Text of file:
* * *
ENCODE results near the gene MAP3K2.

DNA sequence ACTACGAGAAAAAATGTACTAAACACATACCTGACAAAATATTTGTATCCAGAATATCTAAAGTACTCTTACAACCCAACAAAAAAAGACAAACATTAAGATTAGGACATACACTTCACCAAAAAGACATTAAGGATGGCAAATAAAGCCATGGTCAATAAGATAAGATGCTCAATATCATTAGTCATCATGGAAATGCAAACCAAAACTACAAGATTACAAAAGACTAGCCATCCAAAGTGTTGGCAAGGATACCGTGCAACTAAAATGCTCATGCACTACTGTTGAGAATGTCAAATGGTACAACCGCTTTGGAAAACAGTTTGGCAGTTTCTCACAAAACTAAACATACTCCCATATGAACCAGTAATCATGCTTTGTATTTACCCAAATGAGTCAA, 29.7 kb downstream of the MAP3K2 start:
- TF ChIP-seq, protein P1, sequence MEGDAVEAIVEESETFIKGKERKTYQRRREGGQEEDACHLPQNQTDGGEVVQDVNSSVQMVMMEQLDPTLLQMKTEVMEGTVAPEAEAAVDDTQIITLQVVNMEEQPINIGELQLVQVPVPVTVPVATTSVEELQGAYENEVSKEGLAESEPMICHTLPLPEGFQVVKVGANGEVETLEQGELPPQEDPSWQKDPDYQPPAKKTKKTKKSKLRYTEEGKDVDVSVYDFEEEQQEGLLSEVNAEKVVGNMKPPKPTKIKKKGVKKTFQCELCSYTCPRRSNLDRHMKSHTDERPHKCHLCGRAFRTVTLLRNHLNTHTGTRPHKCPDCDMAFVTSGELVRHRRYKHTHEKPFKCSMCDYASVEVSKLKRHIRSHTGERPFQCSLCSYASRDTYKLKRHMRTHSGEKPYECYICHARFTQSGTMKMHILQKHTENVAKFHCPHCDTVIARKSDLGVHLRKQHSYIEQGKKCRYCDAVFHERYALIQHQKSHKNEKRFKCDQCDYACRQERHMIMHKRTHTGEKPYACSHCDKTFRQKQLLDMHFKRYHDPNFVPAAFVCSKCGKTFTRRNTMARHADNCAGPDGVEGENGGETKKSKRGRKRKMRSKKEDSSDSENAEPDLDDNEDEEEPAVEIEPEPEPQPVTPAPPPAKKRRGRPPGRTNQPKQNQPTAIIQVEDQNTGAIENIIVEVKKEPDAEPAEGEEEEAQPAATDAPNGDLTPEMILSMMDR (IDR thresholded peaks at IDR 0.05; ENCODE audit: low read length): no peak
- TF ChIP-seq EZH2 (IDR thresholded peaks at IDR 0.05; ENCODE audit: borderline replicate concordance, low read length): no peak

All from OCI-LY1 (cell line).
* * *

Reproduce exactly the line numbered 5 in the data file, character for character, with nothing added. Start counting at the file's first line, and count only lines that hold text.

All from OCI-LY1 (cell line).